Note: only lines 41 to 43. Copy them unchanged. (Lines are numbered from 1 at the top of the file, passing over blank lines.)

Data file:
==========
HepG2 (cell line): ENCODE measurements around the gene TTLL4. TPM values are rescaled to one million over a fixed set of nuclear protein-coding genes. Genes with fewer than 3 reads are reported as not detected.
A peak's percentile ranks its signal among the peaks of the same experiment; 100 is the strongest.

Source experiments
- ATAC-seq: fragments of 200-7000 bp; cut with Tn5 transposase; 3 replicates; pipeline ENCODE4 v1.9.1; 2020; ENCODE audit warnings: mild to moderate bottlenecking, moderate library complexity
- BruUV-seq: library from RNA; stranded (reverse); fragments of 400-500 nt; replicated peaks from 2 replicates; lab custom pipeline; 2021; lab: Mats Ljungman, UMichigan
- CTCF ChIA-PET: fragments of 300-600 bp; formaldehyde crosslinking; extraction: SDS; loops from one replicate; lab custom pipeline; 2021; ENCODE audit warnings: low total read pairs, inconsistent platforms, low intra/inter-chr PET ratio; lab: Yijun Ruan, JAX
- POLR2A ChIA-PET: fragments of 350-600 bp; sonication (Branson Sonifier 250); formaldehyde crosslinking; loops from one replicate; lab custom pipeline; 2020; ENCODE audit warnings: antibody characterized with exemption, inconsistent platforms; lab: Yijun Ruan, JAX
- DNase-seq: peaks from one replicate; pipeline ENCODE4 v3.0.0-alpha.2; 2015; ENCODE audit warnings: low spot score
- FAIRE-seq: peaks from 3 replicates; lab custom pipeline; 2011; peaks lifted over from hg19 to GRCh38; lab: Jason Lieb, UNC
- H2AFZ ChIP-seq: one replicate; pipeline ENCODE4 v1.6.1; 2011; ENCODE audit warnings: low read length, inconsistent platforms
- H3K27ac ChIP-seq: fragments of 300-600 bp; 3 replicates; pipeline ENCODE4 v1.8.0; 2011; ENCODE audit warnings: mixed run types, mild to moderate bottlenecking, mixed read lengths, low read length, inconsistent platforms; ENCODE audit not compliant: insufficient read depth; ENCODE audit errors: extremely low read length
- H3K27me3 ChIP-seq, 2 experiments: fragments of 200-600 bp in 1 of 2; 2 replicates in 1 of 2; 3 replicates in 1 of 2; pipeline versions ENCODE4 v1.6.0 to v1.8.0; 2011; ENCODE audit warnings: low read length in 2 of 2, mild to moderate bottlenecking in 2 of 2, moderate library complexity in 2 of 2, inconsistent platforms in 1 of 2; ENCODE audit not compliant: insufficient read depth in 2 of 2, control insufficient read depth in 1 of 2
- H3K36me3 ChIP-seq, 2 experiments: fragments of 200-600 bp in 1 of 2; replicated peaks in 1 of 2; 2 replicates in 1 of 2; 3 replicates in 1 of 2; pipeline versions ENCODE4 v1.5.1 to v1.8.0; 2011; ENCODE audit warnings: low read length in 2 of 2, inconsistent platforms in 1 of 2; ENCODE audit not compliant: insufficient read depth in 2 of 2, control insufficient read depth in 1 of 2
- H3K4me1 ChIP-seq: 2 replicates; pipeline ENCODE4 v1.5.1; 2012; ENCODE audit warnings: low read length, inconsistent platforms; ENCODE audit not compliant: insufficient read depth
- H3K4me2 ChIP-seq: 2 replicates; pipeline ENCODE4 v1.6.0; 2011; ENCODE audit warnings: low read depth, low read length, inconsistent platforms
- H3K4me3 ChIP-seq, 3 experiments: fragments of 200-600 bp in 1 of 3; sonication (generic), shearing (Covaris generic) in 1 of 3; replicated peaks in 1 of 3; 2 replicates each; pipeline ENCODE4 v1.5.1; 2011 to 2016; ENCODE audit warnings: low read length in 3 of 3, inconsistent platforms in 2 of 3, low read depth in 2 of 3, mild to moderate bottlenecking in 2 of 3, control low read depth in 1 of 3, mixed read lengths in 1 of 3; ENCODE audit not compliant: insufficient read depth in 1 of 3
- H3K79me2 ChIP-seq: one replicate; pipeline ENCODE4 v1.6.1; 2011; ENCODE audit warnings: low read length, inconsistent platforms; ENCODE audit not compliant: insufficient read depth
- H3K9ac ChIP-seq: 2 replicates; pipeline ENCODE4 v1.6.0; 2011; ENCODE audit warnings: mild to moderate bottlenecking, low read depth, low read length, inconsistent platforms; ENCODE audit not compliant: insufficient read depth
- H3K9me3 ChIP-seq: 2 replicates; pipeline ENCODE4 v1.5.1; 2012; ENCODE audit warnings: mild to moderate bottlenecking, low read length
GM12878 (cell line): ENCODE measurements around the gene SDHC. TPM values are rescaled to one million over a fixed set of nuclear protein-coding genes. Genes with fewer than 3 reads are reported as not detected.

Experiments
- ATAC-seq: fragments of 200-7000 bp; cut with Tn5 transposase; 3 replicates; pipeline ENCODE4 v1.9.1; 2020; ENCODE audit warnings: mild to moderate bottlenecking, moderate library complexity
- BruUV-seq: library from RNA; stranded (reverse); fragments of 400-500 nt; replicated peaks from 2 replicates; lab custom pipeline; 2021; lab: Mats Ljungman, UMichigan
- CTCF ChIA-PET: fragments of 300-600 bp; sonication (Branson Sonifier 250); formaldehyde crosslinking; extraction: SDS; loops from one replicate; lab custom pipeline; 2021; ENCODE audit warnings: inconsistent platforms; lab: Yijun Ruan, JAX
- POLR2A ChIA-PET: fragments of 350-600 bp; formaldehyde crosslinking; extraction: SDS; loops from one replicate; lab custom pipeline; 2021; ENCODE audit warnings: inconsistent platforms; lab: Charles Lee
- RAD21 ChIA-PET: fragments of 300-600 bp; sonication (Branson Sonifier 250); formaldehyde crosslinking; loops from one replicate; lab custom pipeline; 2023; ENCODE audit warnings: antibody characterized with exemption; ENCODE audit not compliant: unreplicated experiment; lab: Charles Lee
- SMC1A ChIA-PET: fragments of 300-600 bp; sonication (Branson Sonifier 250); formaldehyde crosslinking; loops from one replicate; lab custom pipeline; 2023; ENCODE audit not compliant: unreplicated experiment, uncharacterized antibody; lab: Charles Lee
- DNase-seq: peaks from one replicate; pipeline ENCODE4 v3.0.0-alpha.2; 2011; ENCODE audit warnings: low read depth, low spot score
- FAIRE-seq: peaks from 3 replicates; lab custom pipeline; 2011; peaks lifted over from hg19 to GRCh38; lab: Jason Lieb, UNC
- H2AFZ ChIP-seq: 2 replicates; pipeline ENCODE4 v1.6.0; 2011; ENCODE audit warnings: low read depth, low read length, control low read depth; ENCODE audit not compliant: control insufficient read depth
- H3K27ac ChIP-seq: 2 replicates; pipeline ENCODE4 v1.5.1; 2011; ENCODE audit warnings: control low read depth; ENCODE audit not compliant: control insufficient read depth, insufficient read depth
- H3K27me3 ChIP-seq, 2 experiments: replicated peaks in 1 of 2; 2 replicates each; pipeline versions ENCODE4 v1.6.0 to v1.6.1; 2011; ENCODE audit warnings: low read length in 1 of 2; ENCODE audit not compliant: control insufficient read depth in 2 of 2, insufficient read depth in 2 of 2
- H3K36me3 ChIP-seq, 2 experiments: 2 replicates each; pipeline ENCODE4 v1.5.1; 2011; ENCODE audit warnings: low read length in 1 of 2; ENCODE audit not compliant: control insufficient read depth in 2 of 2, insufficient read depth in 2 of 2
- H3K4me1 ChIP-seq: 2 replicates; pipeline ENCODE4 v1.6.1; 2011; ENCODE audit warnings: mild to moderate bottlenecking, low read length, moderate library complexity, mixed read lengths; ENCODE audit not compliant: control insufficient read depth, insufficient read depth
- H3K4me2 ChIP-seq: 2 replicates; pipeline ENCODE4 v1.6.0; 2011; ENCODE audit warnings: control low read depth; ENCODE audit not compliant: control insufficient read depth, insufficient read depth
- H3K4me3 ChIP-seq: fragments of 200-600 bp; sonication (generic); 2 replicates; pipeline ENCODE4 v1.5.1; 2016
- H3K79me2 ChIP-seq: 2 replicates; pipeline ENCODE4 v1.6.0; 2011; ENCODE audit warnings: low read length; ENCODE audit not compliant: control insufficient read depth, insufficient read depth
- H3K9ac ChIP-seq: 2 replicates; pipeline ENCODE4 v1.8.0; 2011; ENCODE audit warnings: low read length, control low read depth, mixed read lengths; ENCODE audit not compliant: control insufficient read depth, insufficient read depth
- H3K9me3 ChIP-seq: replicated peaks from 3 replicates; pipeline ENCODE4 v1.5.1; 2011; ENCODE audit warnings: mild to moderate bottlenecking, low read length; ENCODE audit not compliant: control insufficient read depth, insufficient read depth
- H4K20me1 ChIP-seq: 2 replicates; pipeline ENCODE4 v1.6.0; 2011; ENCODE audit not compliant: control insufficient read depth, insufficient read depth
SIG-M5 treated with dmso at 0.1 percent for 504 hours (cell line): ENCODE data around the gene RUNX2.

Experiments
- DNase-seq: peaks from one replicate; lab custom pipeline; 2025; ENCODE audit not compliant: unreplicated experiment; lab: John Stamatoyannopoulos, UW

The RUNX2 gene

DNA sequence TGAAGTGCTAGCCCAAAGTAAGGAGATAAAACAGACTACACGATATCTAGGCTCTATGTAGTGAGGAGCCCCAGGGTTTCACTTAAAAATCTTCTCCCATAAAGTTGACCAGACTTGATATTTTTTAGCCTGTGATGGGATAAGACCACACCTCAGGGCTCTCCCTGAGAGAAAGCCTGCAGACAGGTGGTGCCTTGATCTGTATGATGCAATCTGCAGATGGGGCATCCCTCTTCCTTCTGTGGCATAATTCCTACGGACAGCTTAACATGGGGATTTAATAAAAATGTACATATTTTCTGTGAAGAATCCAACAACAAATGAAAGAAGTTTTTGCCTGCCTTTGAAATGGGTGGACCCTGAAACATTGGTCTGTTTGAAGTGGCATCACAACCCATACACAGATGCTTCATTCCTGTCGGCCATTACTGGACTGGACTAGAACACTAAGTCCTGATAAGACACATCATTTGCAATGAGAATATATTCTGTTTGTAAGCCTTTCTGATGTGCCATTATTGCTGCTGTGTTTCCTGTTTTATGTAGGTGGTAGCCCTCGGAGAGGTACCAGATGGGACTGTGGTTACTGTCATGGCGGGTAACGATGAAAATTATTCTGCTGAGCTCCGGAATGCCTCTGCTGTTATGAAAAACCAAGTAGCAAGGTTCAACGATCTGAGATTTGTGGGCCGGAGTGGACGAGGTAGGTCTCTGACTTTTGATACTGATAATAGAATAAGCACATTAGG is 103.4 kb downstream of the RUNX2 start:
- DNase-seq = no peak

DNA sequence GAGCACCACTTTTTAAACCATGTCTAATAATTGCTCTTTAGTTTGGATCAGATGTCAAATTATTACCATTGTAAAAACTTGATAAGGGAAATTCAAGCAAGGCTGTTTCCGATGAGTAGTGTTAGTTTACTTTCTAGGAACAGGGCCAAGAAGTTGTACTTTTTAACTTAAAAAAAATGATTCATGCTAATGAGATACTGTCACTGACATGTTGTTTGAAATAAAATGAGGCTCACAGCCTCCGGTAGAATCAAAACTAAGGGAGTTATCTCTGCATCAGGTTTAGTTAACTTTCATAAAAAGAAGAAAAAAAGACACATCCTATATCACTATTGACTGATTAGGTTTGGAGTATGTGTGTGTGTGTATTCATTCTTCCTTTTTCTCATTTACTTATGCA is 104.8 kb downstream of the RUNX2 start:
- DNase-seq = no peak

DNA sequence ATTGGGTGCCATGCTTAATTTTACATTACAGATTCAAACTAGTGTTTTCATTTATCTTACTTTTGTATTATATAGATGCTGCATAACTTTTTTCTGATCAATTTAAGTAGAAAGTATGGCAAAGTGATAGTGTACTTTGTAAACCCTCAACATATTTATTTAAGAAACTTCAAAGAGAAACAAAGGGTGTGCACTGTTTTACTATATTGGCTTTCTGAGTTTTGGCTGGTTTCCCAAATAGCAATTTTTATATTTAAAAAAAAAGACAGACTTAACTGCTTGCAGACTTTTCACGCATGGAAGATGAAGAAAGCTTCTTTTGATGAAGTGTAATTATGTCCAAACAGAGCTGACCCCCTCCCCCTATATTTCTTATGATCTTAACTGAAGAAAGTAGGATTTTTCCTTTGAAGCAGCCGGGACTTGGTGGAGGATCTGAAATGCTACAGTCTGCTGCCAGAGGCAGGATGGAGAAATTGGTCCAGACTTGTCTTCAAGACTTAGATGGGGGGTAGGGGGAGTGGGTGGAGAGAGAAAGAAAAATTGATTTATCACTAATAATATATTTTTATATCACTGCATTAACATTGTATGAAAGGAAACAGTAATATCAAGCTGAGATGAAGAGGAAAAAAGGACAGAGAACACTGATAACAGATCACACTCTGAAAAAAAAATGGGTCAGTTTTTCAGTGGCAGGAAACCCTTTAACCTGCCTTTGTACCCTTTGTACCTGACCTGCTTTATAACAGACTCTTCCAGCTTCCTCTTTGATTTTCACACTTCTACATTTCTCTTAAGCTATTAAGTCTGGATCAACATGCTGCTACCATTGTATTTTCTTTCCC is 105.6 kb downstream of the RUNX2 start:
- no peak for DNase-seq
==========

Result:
SIG-M5 treated with dmso at 0.1 percent for 504 hours (cell line): ENCODE data around the gene RUNX2.

Experiments
- DNase-seq: peaks from one replicate; lab custom pipeline; 2025; ENCODE audit not compliant: unreplicated experiment; lab: John Stamatoyannopoulos, UW